Workshops: Carnival des Voix – Durham Region – Jun, Jul 2017

Free workshops for those who struggle with experiences like hearing voices that get called names like “psychosis”, and that can be isolating and difficult to live with, and difficult to talk about.

Following on from capacity-building workshops in Durham region in Spring 2017 and the start of Hearing Voices Cafe in Oshawa,  we are working in collaboration with CMHA Durham and Durham Mental Health Services, to pilot innovative new workshops for people who struggle with difficult experiences like hearing voices that get “called psychosis”.

These pilot workshops will be free to attend for anyone who lives with kind of experiences and is looking for a safe environment in which to try new ways of expressing what they experience.

There will be two workshops, one each in Oshawa and Ajax.

CMHA Durham
60 Bond Street West
4th Floor

Contact: Jenn Wynne:  905.436.8760 x103

Post Hill Apartments
2nd floor recreation room
132 Kingston Rd., Ajax 

Aubrey –

Printable poster [pdf]  carnival des voix poster-Durham-Jun-Jul2017


There has been much interest in “avatar therapy”, expensive technology and studies to demonstrate that people who struggle with voices can work with them. Many of us have for a while been doing similar – not as treatment or intervention by others but as creative exploration of experience, expression and emancipation.

– and with much smaller budgets and much simpler technology and without oppressions that accompany waiting on experts to fix us.

This is a real workshop – as real as the voices themselves – participants will use simple materials to sketch and make puppets to represent the voices we hear, and let them speak with each other.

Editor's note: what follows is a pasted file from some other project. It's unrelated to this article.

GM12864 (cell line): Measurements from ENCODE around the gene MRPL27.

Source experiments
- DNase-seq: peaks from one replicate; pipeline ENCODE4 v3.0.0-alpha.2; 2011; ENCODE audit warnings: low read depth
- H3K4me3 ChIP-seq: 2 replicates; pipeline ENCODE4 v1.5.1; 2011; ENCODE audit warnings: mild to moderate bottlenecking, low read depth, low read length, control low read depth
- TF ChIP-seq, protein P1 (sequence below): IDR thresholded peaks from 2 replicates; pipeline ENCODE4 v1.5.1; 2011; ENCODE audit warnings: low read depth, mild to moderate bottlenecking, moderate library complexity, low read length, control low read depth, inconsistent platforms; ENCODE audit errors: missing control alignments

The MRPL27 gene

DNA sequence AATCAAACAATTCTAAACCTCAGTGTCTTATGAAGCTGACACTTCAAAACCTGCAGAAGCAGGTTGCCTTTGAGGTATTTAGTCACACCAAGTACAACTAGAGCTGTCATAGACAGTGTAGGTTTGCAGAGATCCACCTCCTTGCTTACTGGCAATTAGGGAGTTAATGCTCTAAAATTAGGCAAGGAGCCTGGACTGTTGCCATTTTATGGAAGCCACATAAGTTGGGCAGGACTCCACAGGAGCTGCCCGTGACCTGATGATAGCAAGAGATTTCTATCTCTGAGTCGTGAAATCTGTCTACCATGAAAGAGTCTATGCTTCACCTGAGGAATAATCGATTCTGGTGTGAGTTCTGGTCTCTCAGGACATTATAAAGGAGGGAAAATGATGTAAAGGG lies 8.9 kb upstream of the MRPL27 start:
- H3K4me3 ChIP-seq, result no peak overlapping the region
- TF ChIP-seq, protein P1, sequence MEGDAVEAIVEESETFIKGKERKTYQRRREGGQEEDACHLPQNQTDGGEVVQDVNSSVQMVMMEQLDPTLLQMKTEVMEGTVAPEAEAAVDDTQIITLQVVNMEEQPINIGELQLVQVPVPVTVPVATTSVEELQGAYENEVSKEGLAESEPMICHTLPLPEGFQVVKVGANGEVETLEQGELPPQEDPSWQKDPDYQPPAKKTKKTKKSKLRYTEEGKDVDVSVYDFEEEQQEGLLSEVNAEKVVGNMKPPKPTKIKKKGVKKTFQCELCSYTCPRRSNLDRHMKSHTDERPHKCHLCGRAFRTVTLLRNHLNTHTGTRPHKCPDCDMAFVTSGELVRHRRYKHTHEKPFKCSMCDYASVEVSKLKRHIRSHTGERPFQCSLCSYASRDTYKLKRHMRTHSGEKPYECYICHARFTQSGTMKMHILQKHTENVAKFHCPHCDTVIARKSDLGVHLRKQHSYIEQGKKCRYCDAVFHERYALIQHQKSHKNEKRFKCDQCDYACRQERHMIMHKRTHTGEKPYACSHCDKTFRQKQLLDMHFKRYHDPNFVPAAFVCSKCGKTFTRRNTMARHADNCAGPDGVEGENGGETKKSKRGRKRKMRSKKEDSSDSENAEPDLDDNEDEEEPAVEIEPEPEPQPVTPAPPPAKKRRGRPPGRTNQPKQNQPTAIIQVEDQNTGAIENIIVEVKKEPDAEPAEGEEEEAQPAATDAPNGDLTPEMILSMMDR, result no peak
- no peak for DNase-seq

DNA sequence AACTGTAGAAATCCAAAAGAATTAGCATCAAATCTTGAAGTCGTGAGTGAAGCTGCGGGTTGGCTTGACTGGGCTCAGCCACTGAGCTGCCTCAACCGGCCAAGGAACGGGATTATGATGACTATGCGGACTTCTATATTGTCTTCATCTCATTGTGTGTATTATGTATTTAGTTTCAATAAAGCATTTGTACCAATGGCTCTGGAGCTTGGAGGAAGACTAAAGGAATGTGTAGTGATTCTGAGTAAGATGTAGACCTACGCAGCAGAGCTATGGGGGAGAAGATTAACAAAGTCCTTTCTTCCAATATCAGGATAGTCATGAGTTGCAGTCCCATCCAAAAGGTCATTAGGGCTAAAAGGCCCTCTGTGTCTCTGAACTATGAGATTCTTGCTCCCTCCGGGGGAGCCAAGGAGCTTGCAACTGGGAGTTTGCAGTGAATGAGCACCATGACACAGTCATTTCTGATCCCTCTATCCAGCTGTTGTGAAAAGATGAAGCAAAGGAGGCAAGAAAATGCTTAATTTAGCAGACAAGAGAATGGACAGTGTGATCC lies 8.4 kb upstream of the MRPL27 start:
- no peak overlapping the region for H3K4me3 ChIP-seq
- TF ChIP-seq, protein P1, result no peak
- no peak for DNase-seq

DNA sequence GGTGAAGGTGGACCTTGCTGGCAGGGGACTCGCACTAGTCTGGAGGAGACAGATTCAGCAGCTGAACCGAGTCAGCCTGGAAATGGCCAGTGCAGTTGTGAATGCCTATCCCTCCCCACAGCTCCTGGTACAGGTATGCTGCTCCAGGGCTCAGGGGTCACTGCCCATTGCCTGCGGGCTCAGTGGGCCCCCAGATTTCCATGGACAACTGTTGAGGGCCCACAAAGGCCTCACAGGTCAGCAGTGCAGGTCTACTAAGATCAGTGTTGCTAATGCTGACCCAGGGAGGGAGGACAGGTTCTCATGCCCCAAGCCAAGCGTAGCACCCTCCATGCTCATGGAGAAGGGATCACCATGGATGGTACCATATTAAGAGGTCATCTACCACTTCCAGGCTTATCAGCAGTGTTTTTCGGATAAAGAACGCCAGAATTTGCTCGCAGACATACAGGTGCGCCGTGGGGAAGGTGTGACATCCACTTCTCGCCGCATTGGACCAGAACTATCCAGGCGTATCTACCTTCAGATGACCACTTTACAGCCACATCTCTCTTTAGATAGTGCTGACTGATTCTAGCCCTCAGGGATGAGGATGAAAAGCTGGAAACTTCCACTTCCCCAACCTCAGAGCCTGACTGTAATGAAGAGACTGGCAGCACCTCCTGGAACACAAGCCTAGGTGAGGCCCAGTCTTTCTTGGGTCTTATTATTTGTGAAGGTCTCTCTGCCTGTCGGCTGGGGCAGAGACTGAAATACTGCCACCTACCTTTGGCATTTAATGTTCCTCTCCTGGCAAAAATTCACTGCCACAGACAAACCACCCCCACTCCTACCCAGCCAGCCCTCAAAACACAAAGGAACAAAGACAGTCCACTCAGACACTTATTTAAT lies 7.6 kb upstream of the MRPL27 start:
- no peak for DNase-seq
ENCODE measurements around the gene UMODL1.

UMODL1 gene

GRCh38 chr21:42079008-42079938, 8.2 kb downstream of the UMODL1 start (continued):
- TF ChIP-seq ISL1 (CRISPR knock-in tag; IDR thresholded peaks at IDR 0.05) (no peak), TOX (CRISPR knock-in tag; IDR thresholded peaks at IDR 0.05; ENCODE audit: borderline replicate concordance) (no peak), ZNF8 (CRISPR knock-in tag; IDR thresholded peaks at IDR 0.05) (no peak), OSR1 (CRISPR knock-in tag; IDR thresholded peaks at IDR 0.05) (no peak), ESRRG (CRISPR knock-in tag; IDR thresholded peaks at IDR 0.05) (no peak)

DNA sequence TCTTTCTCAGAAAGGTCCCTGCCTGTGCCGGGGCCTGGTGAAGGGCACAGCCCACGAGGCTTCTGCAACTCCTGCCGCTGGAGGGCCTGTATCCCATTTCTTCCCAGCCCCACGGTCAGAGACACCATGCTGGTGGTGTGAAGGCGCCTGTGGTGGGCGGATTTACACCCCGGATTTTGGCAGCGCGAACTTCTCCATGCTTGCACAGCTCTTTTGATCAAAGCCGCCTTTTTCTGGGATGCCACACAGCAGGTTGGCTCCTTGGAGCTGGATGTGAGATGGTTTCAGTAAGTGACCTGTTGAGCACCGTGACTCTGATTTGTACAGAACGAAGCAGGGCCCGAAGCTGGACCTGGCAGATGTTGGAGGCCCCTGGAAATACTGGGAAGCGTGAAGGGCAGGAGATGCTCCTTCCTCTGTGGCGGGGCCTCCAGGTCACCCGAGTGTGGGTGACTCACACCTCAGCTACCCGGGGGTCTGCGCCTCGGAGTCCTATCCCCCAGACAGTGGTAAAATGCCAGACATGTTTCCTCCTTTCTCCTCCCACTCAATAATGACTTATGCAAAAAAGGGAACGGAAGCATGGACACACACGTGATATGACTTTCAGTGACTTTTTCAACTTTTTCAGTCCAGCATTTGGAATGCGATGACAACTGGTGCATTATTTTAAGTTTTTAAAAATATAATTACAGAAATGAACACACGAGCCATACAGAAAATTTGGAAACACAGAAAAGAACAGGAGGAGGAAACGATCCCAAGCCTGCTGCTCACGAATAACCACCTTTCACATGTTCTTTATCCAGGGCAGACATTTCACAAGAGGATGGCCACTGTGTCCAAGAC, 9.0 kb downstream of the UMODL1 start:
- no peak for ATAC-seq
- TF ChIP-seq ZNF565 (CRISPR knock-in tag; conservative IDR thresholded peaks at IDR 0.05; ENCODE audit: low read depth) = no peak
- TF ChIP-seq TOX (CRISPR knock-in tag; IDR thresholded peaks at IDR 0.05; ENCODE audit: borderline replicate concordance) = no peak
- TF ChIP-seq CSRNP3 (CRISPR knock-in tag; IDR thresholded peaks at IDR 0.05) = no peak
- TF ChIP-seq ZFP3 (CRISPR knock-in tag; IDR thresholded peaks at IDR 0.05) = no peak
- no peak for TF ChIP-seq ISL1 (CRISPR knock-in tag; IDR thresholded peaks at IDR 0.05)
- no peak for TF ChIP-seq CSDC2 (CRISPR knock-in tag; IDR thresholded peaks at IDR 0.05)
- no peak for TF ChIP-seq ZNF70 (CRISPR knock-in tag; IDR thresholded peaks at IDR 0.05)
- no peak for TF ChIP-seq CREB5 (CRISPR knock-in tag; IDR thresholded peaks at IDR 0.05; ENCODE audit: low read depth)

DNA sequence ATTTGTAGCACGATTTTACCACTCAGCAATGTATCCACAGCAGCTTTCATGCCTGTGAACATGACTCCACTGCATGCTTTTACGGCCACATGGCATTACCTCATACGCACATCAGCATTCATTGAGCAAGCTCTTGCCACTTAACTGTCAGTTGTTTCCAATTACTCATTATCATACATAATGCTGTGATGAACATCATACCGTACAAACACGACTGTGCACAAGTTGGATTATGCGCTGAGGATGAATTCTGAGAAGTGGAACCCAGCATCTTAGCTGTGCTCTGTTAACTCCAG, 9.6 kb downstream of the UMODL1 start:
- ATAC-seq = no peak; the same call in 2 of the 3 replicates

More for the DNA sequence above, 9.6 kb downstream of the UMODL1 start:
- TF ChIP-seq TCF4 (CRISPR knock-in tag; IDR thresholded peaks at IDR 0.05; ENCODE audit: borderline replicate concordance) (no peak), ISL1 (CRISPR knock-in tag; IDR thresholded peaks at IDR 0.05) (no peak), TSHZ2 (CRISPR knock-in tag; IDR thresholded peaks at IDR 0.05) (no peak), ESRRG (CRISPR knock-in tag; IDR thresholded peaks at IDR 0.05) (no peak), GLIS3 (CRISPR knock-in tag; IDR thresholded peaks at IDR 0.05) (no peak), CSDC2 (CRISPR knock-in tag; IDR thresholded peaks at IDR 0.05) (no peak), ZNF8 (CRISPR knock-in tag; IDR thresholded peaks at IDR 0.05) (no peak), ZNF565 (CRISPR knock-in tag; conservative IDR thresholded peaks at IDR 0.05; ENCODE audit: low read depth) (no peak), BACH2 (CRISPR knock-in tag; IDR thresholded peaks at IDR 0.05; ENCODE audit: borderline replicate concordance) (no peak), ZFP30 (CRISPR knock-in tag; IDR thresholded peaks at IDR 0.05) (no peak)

We will create safe space to see and be seen, hear and be heard, witness and be witnessed.

A celebration of the creativity of voices hearers, and variety of human experiences, a polyphony, a Carnival of voices …

After the workshop we will display work and parade in front of the whole of congress and on prominent display for its duration.

There is rich meaning in these [and other] ideas not only for formalized “treatment” situations but also in our groups, in our society and also in our personal experience – HVN is at the forefront of embracing the dialogical -or conversational -nature of being.

Let’s take opportunity that congress offers to share examples of ways we can create space for difficult-to-hear voices – “safe-enough” to dismantle some taboos and barriers, create space safe-enough to explore the carnival of living with voices, with being human.

Dr Vitor Pordeus [of Rio de Janeiro and Montreal] uses theatre: puppetry is a form of theatre, can allow for a person to express and share what is yet now too close, too painful to share.

In “the west” we regard puppetry as firmly in the domain of children’s entertainment, yet around the world it is a ancient, diverse, and serious art form too , puppets, like voices can give expression to that which we cannot easily express in our society or culture at least in ways others are prepared to hear.

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